||Good, but not great, and it certainly didn't live up
to expectations as the final book in a nine book series. Was this a
paperback novel (I have a hardcover version), because it certainly felt
like it. Jaina's fight with Jacen at the beginning of the book was well
done, but his defeat at the end was lackluster. Typical of this series,
too, is that the ending for all is bittersweet.
The book has only three points of view, I think, and Jaina's is really
the only important one. As the book starts, she is on a reconnaissance
mission with Boba Fett at one of the Verpine colony asteroids, while the
Imperials, unharnessed by the death of Pellaeon in
intent on acquiring Verpine technology by force. This sets the stage for
everything that follows.
I was surprised to see Jaina and Jacen's conflict
occur so early in the book. Although it was obvious that she couldn't
kill him until the end, at times during the fight I wondered if she
would end up killing him, anyway. When Jaina asks the Jedi Council for
permission to go after Jacen, because she wants to do things by the book
this time, I wondered when the authors would give up on these plot
devices. Even the Jedi Masters had trouble believing this was Jaina
asking, and I wondered what else they would decide to do if they refused
her. There goes her training with Fett! Luke's claim that he would turn
to the Dark Side if he killed Jacen is probably the hardest thing for me
to swallow in this novel. If the Jedi had destroyed Caedus' fighter in
the last book, instead of trying to capture it, how would Luke have gone
Dark? They have had innumerable chances to kill him, but the Jedi have
not even tried. The one time they faced Jacen directly, they were only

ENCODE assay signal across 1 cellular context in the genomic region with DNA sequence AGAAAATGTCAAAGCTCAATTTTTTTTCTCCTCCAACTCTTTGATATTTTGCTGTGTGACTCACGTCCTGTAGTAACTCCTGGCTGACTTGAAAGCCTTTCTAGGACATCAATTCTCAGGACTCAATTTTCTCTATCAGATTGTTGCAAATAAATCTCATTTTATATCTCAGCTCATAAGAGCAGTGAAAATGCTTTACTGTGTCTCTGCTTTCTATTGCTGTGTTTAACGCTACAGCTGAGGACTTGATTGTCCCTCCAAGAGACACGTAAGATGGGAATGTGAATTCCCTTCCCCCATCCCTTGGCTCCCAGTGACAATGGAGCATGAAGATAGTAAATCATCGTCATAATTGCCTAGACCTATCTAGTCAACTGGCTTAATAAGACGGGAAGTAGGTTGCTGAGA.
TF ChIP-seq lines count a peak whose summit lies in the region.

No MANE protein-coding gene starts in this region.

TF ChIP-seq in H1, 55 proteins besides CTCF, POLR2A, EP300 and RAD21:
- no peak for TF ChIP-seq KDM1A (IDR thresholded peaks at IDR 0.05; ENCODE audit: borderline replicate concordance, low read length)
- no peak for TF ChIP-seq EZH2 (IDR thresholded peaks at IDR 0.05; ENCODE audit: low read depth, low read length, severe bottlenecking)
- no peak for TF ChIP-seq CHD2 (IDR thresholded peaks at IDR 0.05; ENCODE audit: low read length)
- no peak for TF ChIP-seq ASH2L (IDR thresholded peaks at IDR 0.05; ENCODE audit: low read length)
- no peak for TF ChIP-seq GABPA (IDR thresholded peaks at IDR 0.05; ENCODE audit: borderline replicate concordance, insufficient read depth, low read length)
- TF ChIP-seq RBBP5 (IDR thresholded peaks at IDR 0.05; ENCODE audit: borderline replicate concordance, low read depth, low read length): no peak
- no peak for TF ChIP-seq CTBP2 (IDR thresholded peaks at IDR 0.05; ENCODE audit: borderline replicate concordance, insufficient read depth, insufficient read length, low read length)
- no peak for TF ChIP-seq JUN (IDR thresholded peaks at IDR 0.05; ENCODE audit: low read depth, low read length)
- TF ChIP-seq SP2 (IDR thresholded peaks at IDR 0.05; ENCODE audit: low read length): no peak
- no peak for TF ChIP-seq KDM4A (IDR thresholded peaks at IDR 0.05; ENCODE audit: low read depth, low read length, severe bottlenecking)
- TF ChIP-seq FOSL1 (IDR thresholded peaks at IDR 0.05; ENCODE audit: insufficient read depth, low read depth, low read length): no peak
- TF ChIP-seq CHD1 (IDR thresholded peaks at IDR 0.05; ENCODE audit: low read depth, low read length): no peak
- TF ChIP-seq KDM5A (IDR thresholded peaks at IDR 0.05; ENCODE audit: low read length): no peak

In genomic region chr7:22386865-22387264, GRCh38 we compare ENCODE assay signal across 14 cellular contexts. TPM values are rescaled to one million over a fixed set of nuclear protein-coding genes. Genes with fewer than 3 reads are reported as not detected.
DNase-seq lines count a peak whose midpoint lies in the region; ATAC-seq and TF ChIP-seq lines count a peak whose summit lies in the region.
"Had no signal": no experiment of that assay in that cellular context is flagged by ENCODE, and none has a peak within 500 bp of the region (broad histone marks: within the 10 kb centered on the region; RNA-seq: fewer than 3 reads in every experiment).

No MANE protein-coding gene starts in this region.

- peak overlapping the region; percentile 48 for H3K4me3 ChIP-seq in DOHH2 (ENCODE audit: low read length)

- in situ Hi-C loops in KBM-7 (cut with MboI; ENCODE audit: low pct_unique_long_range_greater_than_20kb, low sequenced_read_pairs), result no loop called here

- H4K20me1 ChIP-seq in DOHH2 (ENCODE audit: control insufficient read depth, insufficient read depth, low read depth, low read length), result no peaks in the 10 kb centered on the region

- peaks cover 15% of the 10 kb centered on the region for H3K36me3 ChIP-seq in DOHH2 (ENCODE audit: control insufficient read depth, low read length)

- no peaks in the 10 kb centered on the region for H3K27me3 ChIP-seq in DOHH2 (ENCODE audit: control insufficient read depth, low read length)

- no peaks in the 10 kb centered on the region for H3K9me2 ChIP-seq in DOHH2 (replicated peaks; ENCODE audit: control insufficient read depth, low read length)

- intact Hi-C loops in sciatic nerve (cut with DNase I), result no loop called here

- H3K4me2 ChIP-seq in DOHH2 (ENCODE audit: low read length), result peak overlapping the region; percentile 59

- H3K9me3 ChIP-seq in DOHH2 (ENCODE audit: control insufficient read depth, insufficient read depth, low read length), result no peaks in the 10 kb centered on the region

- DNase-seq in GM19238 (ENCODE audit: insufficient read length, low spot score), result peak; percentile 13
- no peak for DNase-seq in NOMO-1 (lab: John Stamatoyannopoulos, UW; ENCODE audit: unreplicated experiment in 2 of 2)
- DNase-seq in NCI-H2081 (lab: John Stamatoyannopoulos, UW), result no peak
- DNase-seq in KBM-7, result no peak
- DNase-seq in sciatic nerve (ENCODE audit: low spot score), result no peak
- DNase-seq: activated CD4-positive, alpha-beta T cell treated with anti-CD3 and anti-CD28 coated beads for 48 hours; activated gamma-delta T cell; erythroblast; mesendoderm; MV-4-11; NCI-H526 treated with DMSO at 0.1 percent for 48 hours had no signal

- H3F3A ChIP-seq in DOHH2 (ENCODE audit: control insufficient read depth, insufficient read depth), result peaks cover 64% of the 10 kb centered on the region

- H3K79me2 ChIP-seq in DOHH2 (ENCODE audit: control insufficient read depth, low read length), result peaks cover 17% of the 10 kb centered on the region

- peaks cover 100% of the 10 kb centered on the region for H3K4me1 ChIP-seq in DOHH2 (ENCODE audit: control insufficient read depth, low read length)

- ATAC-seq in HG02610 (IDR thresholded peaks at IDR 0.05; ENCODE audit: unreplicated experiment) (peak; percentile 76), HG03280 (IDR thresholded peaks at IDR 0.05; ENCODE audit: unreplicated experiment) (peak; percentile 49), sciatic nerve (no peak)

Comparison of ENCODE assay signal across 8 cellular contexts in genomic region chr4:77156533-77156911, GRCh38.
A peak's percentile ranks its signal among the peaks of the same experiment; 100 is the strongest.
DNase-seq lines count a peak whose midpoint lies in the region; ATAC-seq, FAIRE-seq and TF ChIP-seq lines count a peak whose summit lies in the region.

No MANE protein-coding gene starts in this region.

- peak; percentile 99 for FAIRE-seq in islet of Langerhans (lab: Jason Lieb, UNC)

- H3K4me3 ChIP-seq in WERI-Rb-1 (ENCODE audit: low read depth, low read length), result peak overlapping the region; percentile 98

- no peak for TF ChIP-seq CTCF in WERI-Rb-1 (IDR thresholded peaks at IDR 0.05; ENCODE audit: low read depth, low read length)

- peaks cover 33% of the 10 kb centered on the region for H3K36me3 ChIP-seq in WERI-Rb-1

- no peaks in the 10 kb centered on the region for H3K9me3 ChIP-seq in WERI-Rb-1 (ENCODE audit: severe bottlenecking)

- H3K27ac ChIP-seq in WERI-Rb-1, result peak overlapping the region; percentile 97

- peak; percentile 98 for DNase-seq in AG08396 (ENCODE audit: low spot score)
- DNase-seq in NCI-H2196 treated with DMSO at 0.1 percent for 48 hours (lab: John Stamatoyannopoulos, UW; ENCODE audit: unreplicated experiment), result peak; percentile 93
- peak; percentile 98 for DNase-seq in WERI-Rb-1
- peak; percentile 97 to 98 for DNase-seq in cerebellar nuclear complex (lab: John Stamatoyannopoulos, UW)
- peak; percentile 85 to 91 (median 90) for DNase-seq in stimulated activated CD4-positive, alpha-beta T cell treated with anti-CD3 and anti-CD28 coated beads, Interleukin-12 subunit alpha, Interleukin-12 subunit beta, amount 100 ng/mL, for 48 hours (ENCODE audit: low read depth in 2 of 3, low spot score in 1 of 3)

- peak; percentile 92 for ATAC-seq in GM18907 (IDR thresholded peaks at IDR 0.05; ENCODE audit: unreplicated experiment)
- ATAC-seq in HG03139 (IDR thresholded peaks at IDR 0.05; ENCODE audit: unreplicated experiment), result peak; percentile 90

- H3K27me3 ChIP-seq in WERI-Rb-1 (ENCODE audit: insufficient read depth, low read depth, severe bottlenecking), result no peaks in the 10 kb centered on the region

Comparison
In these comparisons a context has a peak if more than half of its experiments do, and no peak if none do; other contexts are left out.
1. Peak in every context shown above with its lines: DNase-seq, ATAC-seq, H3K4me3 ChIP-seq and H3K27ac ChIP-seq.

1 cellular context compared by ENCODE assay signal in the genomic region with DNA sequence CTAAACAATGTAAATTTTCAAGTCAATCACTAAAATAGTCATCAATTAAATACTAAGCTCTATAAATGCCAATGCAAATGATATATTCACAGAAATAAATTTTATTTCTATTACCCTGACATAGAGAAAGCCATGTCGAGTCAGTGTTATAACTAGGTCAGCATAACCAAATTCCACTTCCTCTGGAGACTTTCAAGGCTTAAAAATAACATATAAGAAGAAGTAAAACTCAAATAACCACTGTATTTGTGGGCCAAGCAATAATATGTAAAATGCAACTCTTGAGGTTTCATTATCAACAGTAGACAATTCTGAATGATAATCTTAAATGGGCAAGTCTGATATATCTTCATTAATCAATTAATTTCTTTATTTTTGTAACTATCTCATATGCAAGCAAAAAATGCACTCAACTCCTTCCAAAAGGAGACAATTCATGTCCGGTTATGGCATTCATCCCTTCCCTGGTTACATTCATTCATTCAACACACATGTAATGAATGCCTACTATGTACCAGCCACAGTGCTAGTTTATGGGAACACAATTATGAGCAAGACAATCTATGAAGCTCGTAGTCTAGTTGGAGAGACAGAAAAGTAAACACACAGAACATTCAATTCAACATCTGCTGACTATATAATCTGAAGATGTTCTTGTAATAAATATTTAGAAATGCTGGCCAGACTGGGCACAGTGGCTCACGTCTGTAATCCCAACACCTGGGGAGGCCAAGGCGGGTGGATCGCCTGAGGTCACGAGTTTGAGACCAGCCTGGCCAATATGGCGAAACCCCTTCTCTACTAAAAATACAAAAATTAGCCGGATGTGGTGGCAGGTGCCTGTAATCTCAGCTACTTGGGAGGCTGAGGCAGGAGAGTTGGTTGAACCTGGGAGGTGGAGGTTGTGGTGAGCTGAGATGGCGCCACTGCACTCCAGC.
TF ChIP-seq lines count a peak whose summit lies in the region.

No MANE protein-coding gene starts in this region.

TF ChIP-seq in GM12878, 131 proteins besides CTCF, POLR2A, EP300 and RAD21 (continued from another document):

trying to plant a tracer on his cloak, so it was just a feint.
Having said that, Luke is obviously the most powerful
person ever to have roamed the galaxy. He has mastered all of the Force
techniques we know of, including Shatterpoint, and transferring his aura
and spirit to Jaina, sort of like a personalized battle meditation. I
think this is very dangerous. Luke has grown immensely powerful during
this series, it's a wonder there are things he still can't do. I worry
about the future of Star Wars books, now.
Jaina's descent to the Verpine asteroid was standard
stuff, and I wonder that nobody has learned not to put Han, Leia and
Luke all on the same ship, yet. Any sense of danger is muted by the fact
that they can't kill the three people central to the Original Trilogy.
And unless the Dark Horse Comics Legacy series is to be removed from
Star Wars continuity, or Luke gets married again, they can't kill Ben,
either, as there is a Skywalker in that series.
I liked Jacen's confusion at who he was fighting in
the asteroid. His is the second point of view. He managed to wound Mirta
Gev pretty early on, killing her husband and the other Mandalorians with
her. But the Mandalorians almost ruined Jaina's mission, and perhaps
they did. They killed lots of Moffs, but there were enough left over to
still rule the Empire. Jaina used a sharpshooter gun to wound Jacen, but